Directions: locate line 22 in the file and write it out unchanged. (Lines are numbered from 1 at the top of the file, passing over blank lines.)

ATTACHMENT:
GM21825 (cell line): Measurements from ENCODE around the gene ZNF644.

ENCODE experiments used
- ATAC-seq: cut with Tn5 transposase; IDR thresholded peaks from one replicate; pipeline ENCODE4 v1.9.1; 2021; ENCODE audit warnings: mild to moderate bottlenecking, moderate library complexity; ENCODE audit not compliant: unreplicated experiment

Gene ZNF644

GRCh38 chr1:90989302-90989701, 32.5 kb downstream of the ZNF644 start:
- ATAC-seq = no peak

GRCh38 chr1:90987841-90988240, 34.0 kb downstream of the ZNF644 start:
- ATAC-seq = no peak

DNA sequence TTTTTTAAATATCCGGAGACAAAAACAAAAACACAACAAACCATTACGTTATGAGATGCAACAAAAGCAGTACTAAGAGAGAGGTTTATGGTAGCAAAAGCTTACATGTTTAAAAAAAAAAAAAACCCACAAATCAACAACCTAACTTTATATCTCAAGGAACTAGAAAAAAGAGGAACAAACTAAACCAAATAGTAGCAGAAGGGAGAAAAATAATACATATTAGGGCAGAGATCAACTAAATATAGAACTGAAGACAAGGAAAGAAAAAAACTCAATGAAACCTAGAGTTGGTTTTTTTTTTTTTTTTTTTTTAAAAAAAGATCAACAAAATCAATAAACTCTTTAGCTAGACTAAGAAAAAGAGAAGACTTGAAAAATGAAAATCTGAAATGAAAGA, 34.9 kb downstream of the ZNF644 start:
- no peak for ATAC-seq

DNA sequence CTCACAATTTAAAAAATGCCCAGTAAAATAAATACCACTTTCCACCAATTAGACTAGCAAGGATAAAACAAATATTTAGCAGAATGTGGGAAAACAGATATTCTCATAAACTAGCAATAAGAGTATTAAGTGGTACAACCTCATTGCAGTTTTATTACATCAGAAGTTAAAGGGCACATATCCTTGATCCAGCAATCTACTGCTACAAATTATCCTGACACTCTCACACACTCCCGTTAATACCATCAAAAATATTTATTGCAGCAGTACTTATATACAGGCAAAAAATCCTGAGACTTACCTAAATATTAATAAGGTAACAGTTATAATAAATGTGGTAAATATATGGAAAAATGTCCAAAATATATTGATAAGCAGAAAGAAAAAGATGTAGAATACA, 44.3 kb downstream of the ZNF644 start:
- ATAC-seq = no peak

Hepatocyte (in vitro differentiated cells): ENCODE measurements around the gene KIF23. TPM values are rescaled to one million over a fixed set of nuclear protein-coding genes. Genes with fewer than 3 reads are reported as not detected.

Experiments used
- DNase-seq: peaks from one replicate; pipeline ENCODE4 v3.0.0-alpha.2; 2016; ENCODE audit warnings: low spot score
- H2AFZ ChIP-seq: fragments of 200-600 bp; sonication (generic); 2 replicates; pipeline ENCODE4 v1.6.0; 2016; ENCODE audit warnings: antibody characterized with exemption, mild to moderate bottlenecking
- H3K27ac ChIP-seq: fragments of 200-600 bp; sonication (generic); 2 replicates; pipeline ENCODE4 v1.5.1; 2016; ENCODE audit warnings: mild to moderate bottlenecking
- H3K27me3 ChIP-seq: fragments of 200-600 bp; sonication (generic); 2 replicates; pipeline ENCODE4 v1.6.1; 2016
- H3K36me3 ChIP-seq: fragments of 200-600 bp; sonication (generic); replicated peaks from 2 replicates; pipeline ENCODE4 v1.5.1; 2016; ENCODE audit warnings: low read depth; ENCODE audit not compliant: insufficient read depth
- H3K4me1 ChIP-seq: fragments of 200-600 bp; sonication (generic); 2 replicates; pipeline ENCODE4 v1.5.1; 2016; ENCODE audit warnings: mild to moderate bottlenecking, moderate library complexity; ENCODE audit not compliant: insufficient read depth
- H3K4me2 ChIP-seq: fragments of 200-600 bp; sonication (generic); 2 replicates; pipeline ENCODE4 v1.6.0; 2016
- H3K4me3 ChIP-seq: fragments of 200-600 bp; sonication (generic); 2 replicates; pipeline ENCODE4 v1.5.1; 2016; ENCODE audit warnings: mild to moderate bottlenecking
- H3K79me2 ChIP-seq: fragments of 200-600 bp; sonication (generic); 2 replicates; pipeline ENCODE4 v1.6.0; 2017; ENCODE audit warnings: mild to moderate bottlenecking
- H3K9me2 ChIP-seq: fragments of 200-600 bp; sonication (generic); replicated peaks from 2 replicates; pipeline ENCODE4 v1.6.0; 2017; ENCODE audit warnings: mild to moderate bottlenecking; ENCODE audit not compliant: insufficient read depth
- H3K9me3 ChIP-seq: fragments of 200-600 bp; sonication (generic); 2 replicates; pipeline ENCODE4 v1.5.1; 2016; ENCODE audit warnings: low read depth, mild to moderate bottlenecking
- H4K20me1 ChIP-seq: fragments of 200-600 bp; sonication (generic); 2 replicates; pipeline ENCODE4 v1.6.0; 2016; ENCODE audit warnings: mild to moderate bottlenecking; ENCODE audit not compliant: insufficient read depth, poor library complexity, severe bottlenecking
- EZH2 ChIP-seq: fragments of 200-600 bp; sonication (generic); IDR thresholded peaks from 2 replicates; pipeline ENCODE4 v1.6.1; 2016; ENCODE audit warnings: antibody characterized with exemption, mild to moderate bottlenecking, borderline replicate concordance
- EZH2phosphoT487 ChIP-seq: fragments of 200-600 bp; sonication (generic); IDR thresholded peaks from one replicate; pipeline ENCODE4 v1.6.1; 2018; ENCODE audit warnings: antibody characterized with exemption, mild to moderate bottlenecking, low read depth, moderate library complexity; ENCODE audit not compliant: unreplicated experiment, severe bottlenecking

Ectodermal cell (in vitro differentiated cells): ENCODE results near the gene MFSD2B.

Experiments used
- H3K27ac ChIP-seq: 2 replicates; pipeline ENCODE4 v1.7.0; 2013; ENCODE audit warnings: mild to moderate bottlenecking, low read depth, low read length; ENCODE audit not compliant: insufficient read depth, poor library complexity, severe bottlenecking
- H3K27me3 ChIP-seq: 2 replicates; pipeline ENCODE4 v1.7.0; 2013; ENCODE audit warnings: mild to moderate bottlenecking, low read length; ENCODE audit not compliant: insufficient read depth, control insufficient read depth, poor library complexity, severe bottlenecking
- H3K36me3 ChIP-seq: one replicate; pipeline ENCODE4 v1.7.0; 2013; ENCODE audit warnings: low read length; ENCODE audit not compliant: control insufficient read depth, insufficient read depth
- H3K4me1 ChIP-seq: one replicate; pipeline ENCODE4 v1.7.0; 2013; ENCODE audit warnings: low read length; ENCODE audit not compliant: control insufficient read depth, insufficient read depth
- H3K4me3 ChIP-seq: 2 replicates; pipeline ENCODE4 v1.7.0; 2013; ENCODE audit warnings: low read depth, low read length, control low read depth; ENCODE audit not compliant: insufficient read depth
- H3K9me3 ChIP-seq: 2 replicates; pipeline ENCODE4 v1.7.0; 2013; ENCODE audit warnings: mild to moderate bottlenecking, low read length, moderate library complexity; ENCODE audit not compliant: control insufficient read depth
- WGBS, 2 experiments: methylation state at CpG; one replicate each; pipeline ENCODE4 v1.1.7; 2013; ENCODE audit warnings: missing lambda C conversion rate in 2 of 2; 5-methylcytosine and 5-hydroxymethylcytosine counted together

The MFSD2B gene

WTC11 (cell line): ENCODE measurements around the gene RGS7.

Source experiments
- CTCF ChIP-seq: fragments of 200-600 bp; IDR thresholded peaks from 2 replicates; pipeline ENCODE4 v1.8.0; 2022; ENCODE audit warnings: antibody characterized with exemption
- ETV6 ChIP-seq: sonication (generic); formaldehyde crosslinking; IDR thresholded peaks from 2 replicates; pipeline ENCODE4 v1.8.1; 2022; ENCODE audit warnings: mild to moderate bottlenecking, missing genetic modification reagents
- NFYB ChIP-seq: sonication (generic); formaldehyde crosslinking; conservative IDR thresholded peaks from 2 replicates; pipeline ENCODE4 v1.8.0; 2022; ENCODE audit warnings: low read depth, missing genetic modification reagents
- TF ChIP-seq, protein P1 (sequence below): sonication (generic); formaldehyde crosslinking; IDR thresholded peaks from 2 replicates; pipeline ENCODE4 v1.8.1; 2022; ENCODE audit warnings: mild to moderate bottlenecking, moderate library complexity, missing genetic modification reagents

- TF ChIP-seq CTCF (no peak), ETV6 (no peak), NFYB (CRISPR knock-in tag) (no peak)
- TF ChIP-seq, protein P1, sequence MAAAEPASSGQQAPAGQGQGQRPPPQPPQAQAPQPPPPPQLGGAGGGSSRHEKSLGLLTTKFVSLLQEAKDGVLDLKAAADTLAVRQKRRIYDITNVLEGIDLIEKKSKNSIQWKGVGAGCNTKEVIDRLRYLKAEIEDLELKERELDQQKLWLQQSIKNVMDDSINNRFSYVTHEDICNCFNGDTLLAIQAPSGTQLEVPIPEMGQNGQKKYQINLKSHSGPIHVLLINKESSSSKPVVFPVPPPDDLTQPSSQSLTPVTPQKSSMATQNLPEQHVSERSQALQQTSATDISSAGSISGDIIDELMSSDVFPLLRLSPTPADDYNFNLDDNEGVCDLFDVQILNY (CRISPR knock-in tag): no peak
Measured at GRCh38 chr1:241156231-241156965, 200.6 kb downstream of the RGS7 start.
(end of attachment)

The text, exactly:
- H3K4me3 ChIP-seq: fragments of 200-600 bp; sonication (generic); 2 replicates; pipeline ENCODE4 v1.5.1; 2016; ENCODE audit warnings: mild to moderate bottlenecking